Pope suffered paralyzing injuries when Mark Barbre, appellee and Queen Anne's County Deputy Sheriff, shot him in the neck following a traffic stop. The Circuit Court for Montgomery County granted summary judgment on Pope's claims against Barbre, and dismissed his claims against the State of Maryland and Queen Anne's County, because Pope mistakenly notified Queen Anne's County of his claim under the Maryland Tort Claims Act (MTCA), rather than notifying the State Treasurer or one of two specified designees. Pope challenges those rulings, arguing that he complied with the mandatory notice requirements of Md. Code (1984, 2004 Repl. Vol.), section 12-106(b) of the State Government Article (SG), and that such notice is not a prerequisite to his claim against Barbre individually.
1. The "substantial compliance" doctrine under the Maryland Tort Claims Act can be expanded to encompass such defective notice. Pope had provided notice of his claim to the Queen Anne's County Commissioner. However, the Court concluded that the Queen Anne's County Commissioner was not a "Treasurer’s designee" for purposes of accepting notice of tort claims under the MTCA. Furthermore, service on the County does not constitute substantial compliance with §12-106(b) of the MTCA.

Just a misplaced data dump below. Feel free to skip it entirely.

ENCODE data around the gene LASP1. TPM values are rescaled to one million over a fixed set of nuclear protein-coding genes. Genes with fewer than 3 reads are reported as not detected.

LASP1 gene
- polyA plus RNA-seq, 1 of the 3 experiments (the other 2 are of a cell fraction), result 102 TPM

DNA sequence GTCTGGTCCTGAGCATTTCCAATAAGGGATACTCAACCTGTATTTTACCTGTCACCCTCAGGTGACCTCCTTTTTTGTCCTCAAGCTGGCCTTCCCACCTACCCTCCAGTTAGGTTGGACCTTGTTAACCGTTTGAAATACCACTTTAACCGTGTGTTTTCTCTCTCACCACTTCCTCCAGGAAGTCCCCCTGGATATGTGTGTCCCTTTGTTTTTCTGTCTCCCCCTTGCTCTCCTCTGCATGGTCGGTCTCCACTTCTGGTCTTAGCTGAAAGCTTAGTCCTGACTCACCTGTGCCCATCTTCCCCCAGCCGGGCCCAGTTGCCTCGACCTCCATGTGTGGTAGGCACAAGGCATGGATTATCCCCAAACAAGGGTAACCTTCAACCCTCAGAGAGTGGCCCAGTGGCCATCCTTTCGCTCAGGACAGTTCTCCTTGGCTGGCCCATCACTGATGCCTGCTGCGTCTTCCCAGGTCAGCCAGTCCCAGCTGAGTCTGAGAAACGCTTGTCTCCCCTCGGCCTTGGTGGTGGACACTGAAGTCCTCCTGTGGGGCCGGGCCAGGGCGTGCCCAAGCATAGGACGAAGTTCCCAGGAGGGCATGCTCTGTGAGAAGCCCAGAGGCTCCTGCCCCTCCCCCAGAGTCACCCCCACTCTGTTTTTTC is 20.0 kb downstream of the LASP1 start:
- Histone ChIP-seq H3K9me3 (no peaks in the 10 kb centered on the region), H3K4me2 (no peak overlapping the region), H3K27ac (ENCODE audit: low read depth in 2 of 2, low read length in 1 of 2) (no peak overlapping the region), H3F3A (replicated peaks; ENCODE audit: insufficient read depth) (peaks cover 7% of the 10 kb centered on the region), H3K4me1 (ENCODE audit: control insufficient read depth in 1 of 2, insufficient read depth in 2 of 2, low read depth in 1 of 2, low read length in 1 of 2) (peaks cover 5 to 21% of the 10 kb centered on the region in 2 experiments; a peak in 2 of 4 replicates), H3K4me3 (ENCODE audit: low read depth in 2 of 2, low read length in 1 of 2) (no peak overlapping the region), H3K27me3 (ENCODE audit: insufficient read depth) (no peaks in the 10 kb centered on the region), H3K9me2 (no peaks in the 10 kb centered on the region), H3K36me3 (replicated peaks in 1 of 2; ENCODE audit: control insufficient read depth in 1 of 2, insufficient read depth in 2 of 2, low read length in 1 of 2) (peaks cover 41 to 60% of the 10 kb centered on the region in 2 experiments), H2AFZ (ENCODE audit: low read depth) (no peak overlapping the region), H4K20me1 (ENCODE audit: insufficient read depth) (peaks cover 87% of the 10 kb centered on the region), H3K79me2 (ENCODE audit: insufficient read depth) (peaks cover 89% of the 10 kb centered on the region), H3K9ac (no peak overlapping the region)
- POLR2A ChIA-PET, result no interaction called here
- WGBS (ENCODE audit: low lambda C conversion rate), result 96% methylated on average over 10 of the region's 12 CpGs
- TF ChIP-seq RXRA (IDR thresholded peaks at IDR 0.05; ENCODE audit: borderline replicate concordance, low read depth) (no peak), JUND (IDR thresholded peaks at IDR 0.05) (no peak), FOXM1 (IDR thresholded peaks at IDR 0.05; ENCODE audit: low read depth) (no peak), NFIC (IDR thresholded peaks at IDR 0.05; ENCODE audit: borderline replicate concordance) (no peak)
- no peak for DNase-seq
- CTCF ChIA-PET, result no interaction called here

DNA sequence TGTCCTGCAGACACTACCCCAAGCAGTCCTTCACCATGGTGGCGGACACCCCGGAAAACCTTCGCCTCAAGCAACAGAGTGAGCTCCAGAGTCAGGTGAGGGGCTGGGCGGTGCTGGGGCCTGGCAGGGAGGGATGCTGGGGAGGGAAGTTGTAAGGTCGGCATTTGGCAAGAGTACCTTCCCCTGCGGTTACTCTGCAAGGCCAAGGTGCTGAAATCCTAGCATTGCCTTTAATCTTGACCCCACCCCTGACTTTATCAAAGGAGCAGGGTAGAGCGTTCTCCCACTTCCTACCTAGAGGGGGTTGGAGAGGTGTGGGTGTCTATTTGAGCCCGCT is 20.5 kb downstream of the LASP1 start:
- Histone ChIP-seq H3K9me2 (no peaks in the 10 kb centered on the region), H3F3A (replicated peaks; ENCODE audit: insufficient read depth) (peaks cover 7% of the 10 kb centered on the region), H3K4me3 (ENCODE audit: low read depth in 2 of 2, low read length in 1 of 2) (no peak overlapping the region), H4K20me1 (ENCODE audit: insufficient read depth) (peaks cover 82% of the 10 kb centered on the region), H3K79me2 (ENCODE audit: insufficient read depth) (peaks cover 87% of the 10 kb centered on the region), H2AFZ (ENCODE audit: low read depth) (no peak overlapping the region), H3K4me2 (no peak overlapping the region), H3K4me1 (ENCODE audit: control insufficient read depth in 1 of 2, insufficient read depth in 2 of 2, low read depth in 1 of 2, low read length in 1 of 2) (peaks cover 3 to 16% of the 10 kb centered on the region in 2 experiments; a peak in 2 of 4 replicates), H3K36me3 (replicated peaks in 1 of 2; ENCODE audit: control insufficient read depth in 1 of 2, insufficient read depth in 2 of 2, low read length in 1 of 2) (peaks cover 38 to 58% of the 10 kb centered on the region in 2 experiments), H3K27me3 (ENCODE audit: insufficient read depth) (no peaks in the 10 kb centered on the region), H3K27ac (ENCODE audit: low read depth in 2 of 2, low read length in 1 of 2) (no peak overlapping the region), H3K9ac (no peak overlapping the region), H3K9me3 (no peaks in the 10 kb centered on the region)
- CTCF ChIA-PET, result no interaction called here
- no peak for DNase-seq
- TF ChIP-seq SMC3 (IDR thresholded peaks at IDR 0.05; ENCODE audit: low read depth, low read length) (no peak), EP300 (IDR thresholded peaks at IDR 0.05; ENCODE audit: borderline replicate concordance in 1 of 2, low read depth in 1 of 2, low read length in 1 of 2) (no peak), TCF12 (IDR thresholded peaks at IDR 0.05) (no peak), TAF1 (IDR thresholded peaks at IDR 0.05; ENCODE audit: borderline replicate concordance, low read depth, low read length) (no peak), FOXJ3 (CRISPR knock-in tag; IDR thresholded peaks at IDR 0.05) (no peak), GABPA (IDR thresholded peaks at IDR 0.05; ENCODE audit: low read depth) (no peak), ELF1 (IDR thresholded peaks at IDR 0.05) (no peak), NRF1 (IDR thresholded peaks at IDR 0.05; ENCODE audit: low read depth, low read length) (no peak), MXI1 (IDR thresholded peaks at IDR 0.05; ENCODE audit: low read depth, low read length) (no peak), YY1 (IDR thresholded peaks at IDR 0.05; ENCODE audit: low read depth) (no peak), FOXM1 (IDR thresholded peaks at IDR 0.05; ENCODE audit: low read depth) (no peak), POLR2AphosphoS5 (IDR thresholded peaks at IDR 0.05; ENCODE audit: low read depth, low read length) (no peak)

2. Notice under the MTCA is not necessary to sue an individual State officer in his individual capacity for torts allegedly committed with malice or gross negligence, or outside the scope of employment. The Court found that:
When, as in this case, the claimant pursues tort remedies against an individual classified as State personnel, based on acts allegedly committed with malice or gross negligence, a requirement of notice to the State would not serve the investigation and settlement purposes underlying section 12-106(b). Nor would notice to individual State personnel serve such purposes. Thus, the State Treasurer does not require early notice of a claim against an individual officer alleging a malicious or grossly negligent tort.
A copy of the opinion is available in PDF.